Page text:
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Thanks for the info! I think right now I'm really worried about lascannons lol
To add on to what all these guys have already said, cover is important to hide behind. One of the things I've learned to do which has helped me a ton is that getting the genestealers there intact one turn later is better than have half the unit there one turn earlier. Keeping units behind cover can be a life saver, and if you keep most of your army behind cover the first two or three turns you'll be set when you reach combat on the third or fourth turn. Nids are fast, and they need to get close, but you don't have to sprint straight into the enemy's firing line to do it. Stalk your prey a little and you'll reap amazing benefits.
The short version of that long ramble is that if there's sufficient cover on the board, you should be able to keep most of your important units (read flyrants, genestealers, ravs, and warriors) out of LOS until the turn you assault (maybe one turn in the open required). And that should be the goal, the more stealers (and other things) that can make it to combat, the more fun you'll have once you get there.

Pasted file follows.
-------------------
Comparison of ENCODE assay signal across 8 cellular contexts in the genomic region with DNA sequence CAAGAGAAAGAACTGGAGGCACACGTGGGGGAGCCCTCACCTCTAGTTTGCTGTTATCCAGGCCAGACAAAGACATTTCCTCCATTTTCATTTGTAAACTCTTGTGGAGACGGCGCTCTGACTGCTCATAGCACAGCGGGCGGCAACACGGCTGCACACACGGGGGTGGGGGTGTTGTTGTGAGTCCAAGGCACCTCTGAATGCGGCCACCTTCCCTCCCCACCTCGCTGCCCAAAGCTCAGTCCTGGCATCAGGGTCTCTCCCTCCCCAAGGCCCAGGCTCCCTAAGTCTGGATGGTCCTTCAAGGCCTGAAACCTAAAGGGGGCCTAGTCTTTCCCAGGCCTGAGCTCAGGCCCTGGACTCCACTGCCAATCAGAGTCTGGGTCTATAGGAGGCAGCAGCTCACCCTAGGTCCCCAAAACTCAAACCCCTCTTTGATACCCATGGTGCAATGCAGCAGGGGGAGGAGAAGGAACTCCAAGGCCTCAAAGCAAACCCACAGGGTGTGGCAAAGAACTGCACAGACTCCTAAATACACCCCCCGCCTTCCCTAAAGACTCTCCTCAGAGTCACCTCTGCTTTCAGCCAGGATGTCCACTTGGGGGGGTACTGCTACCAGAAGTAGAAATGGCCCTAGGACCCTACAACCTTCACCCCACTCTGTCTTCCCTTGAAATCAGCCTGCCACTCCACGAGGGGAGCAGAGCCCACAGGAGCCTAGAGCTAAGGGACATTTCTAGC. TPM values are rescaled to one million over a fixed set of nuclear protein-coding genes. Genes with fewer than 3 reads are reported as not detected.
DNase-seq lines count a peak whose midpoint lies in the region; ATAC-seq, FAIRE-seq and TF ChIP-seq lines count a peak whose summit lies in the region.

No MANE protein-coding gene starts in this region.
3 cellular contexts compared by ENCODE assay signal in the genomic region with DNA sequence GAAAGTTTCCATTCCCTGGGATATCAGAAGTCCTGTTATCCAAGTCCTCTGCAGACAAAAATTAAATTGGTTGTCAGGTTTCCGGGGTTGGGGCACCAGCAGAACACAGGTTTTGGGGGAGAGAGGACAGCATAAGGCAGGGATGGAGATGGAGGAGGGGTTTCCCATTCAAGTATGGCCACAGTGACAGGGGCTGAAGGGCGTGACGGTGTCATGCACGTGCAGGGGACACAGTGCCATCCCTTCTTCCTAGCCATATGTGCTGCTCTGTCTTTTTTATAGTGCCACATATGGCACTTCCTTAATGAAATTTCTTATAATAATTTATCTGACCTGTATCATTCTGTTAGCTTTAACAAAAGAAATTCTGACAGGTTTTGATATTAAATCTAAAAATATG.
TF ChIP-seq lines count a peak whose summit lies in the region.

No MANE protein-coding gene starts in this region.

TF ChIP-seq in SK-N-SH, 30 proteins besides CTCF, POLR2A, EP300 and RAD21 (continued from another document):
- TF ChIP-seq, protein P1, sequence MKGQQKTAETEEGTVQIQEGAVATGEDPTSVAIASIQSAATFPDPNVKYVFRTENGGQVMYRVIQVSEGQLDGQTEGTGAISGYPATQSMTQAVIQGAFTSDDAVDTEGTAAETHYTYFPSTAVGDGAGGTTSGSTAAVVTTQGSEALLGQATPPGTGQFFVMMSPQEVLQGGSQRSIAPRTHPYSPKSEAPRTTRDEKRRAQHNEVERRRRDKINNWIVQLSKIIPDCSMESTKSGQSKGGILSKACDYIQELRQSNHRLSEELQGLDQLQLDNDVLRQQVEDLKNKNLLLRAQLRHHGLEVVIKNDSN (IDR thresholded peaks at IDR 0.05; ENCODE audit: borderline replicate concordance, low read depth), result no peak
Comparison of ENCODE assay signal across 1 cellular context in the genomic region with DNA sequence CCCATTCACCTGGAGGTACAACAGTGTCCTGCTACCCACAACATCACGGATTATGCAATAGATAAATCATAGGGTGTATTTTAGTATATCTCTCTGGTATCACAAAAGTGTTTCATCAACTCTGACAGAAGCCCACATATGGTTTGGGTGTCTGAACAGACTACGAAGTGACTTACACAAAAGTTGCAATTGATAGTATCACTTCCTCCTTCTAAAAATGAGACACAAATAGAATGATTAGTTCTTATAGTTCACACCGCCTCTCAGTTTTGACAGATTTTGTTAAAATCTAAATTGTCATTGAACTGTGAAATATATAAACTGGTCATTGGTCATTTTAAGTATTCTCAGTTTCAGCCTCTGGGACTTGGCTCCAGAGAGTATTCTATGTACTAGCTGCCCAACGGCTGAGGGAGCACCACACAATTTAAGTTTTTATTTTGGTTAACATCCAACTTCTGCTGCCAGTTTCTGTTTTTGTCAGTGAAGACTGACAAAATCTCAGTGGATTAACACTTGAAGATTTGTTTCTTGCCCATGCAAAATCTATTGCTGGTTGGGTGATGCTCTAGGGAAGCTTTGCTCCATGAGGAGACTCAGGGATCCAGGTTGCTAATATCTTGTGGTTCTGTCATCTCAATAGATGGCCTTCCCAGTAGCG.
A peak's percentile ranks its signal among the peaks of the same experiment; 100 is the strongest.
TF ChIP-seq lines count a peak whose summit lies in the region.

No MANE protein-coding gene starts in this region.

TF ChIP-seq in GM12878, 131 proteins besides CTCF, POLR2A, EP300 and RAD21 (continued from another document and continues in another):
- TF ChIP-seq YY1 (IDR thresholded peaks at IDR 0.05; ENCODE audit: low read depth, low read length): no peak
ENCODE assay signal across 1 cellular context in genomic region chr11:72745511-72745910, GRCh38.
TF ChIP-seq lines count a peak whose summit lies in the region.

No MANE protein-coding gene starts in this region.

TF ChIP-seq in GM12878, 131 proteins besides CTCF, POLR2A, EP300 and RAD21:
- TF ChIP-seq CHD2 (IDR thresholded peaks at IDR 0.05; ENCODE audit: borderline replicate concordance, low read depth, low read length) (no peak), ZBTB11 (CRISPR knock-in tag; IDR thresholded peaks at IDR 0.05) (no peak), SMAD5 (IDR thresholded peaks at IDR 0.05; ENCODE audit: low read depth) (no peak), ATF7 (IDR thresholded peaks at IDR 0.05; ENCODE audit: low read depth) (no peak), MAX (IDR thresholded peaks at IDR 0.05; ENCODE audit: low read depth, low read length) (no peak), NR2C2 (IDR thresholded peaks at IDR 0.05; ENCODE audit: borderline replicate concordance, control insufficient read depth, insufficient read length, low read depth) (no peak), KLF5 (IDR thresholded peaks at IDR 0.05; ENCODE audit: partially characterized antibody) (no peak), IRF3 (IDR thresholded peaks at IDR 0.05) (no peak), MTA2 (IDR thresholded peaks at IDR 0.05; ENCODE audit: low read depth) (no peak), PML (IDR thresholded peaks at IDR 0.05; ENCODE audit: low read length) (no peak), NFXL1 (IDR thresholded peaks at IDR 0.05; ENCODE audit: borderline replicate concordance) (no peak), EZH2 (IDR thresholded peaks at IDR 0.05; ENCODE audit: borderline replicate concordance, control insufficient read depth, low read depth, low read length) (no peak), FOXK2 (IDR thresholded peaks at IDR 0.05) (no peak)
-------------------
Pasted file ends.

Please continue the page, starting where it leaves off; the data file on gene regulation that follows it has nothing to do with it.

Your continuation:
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Remember too you can manufacture your own cover with MCs. Put your tender rending units behind a line of MCs and walk it forward in turn 1. You might lose a MC in this turn, but in turn two you should have the movement range to assault with intact rending broods.
A trickier way to do this is what I call 'threat cover' - use a large urgent threat to force the food to make tough target priority calls. For instance, I often push forward my winged hive tyrant early and openly, followed by the rending (with some winged warriors for synapse). Generally the wHT does get shot down in turn 1, but the food has wasted 50% - 100% of its shooting to do so, leaving its entourage relatively undamaged to charge in on the following turn.
i have just started nid's and like magnet because i play nurgle and cover slows the already slow down.
but for tyranids cover is a must! this is true because it is a waste of points to make a 5+ save
another thing is they all have move through cover!
plus they can fleet unslowed right through it!
even if it is just rubble it is a 4 or 5 + save from just about everything except nid haters(flamers)
My hormagaunts group up as far forwards as they can, if there is cover at the edge of my deployment zone they get it. After that any shooty monsters (generally my tyrant) gets some cover. Genestealers use their scuttlers to try and get out of sight in a good place. Raveners get dibs on size 3 terrain in my deployment zone. Everything else gets spread out around the deployment zone, there usually isn't enough cover to accomodate them. Leaping Warriors hide behind my monstrous creatures where possible.
Moving up the field Hormagaunts get into ANY available cover as long as it isn't to far out of their way. The regular gaunts usually don't bother with cover as the hormagaunts have taken it and my carnifex's are always moving at full speed so no cover for them.